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Achoo! 8 Allergy Myths Busted by Facts

Think you know what's making you sneeze? It may not be what you think

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You may have a less severe response to allergens as you get older. — MECKY

Myth: You can outgrow allergies

Fact: The response to allergens declines with age, but it doesn't disappear. In fact, a 2013 study found that 13 to 15.4 percent of adults over age 60 reported they had allergic rhinitis, commonly known as hay fever. It is true that the prevalence of indoor and outdoor allergies is lower among adults over age 50, according to NIH research; however Zeldin attributes that to a less severe response to allergens as people get older.

"The stronger your immune system is, the more severe your [allergy] symptoms are," he explains. "As you get older and your immune system weakens, your symptoms might not be as severe but your response [to allergens] doesn't go down to zero."

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Early exposure to animals may reduce your risk of developing allergies. — Corbis

Myth: Pets cause allergies

Fact: It's not all Fido's or Fluffy's fault. "There is evidence that growing up in a house with pets reduces the risk of developing allergies," says Ohio allergist Stukus.

While it might be too late for you to be around dogs and cats without suffering from itchy, watery eyes and sniffles, exposing your grandkids to animals may prevent them from growing up with allergies, according to research in the December 2013 issue of Proceedings of the National Academy of Sciences. Researchers believe that children raised in homes with dogs had a reduced risk of developing allergies, perhaps because early exposure to pets reduced their immune response to allergens.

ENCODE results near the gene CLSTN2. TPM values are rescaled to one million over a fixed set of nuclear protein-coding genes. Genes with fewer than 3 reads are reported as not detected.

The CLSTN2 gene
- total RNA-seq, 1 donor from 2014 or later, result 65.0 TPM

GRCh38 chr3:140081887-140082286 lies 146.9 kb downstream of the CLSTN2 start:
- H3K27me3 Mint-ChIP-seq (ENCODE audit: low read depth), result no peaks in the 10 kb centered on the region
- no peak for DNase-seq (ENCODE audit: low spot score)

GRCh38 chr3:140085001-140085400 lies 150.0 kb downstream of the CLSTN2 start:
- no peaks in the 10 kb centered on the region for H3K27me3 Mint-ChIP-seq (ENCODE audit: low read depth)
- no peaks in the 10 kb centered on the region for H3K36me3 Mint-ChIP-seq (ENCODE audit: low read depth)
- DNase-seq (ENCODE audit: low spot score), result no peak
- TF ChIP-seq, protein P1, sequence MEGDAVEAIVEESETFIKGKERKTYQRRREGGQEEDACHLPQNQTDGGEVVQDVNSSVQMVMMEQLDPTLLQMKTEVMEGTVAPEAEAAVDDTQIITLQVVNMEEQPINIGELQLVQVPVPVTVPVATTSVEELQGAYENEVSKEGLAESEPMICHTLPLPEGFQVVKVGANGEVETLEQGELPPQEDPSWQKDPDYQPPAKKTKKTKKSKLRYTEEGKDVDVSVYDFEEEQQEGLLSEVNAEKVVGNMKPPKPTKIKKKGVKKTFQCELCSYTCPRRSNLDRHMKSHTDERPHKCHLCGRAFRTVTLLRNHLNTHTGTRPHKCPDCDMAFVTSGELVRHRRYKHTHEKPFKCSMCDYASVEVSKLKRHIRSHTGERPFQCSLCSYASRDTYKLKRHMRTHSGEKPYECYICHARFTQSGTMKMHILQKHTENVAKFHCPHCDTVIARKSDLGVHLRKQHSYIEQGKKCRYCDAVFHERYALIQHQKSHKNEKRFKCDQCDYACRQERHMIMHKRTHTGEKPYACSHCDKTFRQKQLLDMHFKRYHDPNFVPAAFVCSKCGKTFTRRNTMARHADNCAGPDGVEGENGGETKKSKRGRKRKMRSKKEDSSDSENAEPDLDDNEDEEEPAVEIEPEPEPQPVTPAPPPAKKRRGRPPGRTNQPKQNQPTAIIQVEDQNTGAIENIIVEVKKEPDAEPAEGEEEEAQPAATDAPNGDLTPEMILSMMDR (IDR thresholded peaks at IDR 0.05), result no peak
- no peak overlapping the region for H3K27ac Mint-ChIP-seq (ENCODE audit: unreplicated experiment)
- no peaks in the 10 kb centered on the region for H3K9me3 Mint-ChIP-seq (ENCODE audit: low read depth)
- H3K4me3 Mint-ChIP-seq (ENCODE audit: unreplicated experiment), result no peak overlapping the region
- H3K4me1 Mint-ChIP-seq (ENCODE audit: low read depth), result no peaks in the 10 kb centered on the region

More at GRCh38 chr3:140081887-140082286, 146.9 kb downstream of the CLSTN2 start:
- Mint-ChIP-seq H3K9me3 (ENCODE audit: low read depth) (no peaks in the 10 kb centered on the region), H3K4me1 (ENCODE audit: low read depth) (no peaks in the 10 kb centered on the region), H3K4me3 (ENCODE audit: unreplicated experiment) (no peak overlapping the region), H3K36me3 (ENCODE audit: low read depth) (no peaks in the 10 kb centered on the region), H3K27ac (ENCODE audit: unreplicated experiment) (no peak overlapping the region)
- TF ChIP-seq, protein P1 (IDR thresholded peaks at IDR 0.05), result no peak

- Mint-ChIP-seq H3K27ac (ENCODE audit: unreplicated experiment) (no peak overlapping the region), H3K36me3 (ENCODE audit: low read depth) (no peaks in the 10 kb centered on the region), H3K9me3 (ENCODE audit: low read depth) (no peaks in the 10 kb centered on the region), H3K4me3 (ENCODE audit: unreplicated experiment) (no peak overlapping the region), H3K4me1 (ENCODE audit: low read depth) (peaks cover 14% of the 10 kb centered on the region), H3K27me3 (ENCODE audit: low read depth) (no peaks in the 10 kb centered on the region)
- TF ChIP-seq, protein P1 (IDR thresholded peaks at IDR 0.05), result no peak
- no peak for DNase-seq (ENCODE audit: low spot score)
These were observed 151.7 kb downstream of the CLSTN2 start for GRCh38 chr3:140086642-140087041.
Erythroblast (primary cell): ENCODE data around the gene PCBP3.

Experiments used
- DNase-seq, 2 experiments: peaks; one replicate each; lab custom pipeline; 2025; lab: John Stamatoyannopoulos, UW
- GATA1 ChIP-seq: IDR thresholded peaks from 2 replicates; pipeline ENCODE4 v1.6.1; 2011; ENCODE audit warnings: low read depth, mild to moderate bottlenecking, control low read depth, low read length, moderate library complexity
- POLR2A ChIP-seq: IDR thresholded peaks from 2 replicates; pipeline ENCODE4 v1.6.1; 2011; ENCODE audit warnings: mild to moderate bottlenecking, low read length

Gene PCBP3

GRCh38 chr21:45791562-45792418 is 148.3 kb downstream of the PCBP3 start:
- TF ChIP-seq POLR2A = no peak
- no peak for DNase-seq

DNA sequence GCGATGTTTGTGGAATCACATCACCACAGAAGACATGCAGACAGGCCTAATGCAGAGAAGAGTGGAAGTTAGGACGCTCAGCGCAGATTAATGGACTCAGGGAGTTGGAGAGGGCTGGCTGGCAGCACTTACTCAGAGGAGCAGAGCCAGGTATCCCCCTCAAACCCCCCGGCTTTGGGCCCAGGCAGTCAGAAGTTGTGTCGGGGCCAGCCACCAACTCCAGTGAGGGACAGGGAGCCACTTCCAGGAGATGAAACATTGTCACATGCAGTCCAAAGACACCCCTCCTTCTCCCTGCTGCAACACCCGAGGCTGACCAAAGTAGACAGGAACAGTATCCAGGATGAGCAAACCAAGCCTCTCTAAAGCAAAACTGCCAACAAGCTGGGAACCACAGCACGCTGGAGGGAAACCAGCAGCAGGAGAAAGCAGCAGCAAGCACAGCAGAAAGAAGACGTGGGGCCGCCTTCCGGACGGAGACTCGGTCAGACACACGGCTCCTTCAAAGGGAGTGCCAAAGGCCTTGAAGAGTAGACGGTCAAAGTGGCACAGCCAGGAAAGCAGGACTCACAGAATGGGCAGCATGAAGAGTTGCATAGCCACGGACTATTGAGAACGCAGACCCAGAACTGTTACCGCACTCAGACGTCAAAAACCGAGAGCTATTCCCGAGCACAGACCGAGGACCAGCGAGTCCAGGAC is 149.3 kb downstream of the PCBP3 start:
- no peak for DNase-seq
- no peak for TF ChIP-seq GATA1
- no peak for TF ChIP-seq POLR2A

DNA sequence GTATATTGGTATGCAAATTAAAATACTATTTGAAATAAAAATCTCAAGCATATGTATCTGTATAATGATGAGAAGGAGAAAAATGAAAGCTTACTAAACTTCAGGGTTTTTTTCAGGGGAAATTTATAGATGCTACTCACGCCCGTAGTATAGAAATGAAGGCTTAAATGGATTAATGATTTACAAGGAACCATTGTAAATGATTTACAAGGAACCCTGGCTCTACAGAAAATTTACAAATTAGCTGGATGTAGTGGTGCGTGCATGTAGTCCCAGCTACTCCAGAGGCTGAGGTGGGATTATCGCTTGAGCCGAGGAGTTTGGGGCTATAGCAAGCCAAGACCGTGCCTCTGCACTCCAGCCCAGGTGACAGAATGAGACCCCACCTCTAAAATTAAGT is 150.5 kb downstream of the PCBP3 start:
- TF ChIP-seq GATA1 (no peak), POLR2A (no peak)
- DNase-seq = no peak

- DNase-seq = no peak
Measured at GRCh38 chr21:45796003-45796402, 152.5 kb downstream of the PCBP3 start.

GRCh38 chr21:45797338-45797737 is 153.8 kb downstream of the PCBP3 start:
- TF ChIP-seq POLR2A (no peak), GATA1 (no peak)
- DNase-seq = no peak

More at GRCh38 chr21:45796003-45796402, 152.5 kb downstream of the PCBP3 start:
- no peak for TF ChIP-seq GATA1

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You can detect if you have allergies at home with a DIY test kit. — Caro / Alamy

Myth: Only doctors can detect allergies

Fact: A number of kits offer at-home results and, according to Ohio State's Martin, "The detection science is solid."

MyAllergyTest was recently cleared for home use by the Food and Drug Administration. The kit uses a drop of blood to detect sensitivities to 10 common allergens, including eggs, dust mites, wheat, cats, mold and ragweed.

DIY allergy test kits don't take the place of a doctor's care, but can help users get a clearer idea of potential allergy triggers. However, Martin cautions that the tests "don't always show positive for the right allergy." For example, a tree pollen may show up as a ragweed allergy and vice versa. The tests also won't be able to detect allergies not included in the test. "If you do have sensitivities or symptoms, you need to see an allergist to determine the next steps for treatment," Martin says.

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